15. Section 6.5.3: An insurer may approximate the requirement for lapse volatility by determining the present value of cash flows for a shock of +/- 30% in the first year, and subtracting the present value of Best Estimate Cash Flows.

16. Sections 6.8.1, 6.8.4, and 9.2: In order to determine a marginal insurance risk solvency buffer, insurers may use quarter-in-arrears data to determine the ratio of the marginal insurance risk solvency buffer to the standalone insurance risk solvency buffer, and then apply this ratio to the current standalone insurance risk solvency buffer. An insurer may use this approximation if changes from the previous quarter (e.g. diversification credit or the relative weights of different risks) do not have a material impact on the results.

## 1.5. Minimum amount of Available Capital

Notwithstanding the minimum and target Total and Core Ratios described in the Guideline, Canadian life insurance companies are required to maintain a minimum amount of Available Capital, as calculated in this Guideline, of \$5 million or such amount as specified by the Superintendent.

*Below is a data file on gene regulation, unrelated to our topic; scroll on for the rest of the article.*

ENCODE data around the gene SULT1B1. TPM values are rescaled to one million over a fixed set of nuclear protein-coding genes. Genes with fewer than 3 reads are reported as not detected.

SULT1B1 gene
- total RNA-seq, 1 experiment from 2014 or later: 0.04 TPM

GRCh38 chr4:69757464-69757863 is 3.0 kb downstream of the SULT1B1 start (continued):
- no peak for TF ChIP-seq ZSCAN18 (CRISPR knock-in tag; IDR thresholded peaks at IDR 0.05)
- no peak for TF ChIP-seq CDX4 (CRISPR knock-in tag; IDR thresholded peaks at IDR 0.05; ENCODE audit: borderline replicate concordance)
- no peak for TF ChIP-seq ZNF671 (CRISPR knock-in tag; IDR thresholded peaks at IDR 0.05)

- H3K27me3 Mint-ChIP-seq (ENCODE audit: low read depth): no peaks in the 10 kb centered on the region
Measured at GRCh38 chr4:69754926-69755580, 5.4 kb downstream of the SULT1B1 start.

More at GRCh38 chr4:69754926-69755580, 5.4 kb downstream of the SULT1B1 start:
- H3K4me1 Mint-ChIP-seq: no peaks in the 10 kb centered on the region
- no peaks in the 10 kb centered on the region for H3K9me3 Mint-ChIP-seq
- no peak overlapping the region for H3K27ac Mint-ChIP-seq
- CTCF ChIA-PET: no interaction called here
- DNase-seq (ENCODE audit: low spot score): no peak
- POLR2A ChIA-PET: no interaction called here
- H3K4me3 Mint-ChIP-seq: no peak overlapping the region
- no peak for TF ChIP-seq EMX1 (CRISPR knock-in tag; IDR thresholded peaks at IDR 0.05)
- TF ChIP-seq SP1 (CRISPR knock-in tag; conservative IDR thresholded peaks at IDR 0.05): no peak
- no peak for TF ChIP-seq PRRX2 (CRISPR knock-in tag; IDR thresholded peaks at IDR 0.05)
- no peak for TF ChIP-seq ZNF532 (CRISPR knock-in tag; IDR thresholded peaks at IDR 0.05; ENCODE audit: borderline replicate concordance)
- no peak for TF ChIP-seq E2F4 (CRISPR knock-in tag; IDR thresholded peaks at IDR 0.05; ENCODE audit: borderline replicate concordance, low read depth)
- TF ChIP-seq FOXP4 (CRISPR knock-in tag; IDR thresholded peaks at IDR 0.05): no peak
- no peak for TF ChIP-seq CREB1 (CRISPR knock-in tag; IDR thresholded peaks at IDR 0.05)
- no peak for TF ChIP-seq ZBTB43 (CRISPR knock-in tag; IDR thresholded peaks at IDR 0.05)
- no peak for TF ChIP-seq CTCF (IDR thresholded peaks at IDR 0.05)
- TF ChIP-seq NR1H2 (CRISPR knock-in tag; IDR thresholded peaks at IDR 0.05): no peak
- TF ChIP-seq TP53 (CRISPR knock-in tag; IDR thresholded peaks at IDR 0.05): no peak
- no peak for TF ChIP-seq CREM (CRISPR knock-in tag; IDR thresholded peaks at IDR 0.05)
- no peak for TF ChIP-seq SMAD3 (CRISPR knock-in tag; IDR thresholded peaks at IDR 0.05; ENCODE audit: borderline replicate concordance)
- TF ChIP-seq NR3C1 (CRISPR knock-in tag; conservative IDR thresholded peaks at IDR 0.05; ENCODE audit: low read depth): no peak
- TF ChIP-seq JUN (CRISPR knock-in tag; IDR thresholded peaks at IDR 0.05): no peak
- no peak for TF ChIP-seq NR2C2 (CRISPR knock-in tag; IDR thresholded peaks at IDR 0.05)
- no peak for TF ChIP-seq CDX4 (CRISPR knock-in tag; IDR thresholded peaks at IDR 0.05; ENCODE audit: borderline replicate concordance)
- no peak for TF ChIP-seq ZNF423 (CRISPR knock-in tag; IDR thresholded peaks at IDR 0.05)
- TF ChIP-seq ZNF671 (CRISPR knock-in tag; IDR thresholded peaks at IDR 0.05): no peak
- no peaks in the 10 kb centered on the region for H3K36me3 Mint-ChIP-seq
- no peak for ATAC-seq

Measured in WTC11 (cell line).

## Footnotes

Footnote 1

Surplus Allowance should be reported net of all modified coinsurance, both registered and unregistered.

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Footnote 2

All future business written is excluded from the calculation of the Base Solvency Buffer.

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Footnote 3

Within this guideline, the term "foreign life insurer" has the same meaning as life insurance "foreign company" in section 2 of the Insurance Companies Act.

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Footnote 4

Industry-wide Supervisory Targets are not applicable to regulated insurance holding companies and non-operating insurance companies.

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Footnote 5

During 2023 and 2024, regulated insurance holding companies and non-operating insurance companies are required to maintain a minimum Core Ratio of 50%. Starting in 2025, the minimum Core Ratio for regulated insurance holding companies and non-operating insurance companies will be 55%.

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Footnote 6

The Canadian Accounting Standards Board has adopted International Financial Reporting Standards (IFRS) as Canadian GAAP for publicly accountable enterprises, including insurers. The primary source of Canadian GAAP is the Chartered Professional Accountants of Canada Handbook.